Underwater fishing lights draw forage species and, ultimately, predators into the upper water column and often to the transom. Illumination penetrating a dark ocean draws attention like a neon restaurant sign to hungry motorists. But there’s more to it than simply plug-and-play. There is a science behind it.
On a recent night-snapper trip off Fort Myers, Florida, Steve Sewell and I were targeting mangrove snapper 65 miles offshore. The particular wreck we were fishing was touted for holding big yellowtails, as well as an occasional mutton snapper.
We anchored prior to sunset, hung over a chum bag, and activated my Shadow Caster LED transom fishing lights, in Bimini Blue. Darkness brought two surprises. Despite the mass of mangrove snapper marked on the wreck, not one rose to the chum slick. Shortly thereafter, we were visited by pods of porpoises frolicking around the boat, feeding on flying fish and squid drawn by our lights. With these top-tier predators about, mangroves and yellowtails dared not venture near the surface.
Looking to shoot a TV show episode, shutting down the lights was not an option. Fortunately, the slow current allowed Sewell’s jig—tipped with a chunk of cigar minnow—to reach bottom, where it was consumed by a mutton snapper. He repeated the move four times, and scored as many muttons. I adjusted my technique, and joined Sewell in limiting out on muttons.
Why weren’t our muttons intercepted by porpoises? I believe they recognized our lights were responsible for their feast, so as payback (to keep us from shutting off the lights), they left our catch undisturbed.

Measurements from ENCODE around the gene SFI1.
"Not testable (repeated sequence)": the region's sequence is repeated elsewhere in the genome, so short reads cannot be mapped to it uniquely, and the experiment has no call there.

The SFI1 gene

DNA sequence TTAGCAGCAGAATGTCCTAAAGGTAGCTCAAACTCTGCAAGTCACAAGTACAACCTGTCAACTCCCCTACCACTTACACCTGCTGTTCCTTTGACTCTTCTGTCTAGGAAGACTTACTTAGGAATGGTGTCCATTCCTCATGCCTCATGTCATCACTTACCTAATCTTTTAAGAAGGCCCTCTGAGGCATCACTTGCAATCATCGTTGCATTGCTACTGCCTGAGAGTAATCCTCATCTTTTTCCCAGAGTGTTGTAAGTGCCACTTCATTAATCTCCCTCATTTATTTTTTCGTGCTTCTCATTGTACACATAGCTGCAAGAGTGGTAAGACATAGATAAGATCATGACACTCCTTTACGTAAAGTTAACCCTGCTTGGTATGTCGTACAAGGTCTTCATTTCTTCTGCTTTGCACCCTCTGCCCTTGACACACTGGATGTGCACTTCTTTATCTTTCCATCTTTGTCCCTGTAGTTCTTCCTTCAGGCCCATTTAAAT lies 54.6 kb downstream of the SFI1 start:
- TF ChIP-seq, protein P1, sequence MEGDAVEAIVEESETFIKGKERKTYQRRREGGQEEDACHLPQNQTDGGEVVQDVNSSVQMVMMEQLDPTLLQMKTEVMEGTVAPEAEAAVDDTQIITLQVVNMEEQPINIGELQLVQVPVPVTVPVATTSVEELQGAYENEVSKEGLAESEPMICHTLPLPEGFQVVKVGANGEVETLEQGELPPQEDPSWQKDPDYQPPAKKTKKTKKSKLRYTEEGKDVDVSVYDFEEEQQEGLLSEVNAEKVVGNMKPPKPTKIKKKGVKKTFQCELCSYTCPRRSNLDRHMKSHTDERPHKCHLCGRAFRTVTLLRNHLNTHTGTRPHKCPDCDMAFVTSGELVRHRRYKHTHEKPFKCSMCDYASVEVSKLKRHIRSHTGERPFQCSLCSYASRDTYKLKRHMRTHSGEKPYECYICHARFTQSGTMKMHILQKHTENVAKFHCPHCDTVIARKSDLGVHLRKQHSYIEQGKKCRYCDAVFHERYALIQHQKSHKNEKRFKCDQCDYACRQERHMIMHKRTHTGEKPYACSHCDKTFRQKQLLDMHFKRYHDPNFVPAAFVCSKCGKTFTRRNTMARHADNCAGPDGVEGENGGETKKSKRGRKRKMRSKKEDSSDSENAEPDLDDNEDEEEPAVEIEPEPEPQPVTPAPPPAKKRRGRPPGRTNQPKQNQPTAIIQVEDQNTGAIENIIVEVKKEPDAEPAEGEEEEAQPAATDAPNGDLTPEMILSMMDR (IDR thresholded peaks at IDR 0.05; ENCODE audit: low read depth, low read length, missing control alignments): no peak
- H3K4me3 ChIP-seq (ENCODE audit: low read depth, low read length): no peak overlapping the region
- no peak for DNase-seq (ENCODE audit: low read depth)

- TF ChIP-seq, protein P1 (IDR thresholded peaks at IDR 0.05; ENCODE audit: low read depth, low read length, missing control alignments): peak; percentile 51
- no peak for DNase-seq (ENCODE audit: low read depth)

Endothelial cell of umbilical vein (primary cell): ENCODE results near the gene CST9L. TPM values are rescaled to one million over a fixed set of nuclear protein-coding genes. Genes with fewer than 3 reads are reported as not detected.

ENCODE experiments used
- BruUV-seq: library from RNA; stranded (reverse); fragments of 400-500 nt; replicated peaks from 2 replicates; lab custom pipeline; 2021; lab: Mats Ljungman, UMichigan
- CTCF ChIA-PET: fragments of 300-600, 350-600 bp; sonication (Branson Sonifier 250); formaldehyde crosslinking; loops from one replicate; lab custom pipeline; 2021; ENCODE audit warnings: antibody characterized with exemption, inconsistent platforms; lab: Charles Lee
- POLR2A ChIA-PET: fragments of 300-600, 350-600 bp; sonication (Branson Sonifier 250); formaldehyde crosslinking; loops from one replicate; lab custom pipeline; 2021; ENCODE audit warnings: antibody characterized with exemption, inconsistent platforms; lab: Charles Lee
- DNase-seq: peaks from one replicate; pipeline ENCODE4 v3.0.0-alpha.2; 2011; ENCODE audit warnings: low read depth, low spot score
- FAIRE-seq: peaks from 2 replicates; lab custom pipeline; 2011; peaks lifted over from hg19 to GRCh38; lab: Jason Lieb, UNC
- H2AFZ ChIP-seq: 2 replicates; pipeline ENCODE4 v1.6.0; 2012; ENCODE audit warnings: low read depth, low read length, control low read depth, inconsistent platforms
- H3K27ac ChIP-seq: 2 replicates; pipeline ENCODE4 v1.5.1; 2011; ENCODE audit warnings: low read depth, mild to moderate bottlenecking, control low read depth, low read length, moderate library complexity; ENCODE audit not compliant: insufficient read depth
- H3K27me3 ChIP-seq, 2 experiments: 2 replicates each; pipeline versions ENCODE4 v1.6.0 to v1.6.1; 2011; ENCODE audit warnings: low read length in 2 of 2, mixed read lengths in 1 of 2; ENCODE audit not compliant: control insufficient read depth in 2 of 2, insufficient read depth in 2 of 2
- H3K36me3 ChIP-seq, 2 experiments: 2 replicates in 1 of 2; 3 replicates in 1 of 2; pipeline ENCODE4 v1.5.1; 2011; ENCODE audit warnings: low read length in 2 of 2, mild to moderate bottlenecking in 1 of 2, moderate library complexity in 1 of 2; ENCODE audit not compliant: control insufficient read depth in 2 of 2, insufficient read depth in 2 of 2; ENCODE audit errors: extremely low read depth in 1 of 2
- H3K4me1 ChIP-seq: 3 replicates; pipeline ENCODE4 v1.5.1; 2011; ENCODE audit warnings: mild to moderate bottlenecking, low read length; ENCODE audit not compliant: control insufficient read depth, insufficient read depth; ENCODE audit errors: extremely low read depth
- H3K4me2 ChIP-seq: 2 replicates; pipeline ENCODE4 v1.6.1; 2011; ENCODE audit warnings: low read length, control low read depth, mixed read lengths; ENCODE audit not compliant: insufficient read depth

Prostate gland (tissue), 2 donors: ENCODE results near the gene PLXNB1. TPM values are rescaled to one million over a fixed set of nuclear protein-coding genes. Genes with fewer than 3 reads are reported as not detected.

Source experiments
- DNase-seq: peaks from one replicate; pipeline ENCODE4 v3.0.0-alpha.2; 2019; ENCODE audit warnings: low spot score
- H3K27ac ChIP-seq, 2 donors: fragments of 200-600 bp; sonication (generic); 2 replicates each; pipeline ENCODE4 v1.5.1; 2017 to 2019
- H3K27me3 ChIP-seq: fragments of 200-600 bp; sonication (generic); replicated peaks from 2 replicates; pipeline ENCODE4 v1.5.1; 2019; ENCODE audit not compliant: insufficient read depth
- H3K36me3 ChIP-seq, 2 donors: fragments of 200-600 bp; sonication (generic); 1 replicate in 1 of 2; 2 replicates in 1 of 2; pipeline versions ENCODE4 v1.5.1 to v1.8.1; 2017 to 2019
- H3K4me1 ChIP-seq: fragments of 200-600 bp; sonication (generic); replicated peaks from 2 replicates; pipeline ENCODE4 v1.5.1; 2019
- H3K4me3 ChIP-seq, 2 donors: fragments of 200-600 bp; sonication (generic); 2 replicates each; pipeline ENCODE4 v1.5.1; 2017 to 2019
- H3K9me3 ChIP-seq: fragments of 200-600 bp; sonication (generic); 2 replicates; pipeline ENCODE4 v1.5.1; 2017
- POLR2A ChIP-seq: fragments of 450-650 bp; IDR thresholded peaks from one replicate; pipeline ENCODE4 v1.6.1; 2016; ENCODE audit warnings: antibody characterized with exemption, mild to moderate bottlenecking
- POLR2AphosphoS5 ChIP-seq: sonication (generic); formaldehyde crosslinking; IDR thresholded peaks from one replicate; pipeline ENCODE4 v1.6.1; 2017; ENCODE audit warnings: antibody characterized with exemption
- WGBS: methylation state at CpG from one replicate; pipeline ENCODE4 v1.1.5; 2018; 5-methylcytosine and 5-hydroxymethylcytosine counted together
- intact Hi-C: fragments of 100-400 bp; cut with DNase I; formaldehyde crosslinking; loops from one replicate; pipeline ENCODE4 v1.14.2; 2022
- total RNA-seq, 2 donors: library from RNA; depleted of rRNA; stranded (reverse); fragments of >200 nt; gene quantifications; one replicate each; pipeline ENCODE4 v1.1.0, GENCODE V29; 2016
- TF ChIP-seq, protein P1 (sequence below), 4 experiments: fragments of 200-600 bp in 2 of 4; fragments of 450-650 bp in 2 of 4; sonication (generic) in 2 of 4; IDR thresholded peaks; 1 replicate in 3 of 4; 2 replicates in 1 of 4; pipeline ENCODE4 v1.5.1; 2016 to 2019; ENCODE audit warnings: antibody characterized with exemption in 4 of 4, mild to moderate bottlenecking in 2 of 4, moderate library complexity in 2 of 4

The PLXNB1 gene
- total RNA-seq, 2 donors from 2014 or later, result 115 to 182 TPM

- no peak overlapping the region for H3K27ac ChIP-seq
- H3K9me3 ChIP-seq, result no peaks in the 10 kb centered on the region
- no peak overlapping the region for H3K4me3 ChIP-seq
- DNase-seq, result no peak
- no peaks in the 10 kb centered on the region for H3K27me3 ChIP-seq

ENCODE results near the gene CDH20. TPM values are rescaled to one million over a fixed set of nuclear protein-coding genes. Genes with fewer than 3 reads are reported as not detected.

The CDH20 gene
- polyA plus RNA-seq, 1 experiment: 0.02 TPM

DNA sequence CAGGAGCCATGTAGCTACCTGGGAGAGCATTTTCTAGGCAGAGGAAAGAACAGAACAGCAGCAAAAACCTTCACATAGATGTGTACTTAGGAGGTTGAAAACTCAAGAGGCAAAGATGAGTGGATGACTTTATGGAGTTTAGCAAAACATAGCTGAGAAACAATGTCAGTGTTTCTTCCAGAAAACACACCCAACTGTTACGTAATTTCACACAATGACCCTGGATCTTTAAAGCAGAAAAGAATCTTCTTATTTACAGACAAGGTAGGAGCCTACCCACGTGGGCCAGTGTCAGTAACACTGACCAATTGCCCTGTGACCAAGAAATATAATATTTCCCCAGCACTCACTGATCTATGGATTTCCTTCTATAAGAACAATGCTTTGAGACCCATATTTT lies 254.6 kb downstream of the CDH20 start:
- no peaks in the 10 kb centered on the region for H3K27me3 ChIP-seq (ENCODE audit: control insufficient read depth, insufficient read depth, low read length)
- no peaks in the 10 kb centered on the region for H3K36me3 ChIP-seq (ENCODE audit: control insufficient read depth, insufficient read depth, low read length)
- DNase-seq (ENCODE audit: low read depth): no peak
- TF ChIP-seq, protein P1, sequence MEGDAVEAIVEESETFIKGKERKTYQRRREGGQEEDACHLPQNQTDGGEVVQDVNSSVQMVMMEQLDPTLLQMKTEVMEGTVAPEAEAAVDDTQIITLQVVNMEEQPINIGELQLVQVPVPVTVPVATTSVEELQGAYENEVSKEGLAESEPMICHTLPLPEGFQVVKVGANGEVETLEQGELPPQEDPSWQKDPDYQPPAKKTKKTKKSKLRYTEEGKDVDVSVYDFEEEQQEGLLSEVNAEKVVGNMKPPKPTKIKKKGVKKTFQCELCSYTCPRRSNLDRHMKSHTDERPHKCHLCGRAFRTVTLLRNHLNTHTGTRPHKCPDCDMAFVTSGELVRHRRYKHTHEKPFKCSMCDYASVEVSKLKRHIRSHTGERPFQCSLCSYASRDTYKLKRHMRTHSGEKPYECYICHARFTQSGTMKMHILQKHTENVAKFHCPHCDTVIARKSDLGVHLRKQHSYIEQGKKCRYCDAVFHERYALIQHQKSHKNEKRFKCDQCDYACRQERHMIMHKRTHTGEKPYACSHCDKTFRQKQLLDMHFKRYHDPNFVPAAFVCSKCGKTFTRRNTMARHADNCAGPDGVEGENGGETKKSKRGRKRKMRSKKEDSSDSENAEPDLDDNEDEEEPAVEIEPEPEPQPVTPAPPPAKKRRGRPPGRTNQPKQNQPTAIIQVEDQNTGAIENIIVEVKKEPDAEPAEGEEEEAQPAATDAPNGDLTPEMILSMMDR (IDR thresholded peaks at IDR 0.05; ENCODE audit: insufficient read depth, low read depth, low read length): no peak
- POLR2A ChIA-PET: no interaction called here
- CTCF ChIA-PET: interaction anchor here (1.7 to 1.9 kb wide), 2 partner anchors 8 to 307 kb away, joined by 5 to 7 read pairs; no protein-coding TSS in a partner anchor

Voice of Experience
With over five decades of bottomfishing experience, Capt. Bouncer Smith states that some snappers, mangroves in particular, don’t like unnatural light. “When we fished for mangroves at night, we used as little light as possible,” he says. “We’d dim our anchor light and shut off any lights in the boat, and the mangroves chummed up nicely. When I worked on headboats, the deck and bridge lights cast a wide glare on the water, so we’d cast beyond the throw of the light, and let the bait sink. We often bailed the mangroves using this tactic.”
Key West Capt. Mark Schmidt agrees that dark is best for mangroves and yellowtails. “Lights aren’t conducive to night chumming for snappers,” Schmidt says. “The best light comes off the moon. Fishing lights attract bait, which, combined with chumming, brings in sharks, king mackerel and jacks, all major snapper predators. Plus, we fish in shallow water, 60 to 90 feet. With illumination, I believe mangroves and yellowtails lose their sense of security, and they won’t leave the reef. It’s just not comfortable for them.”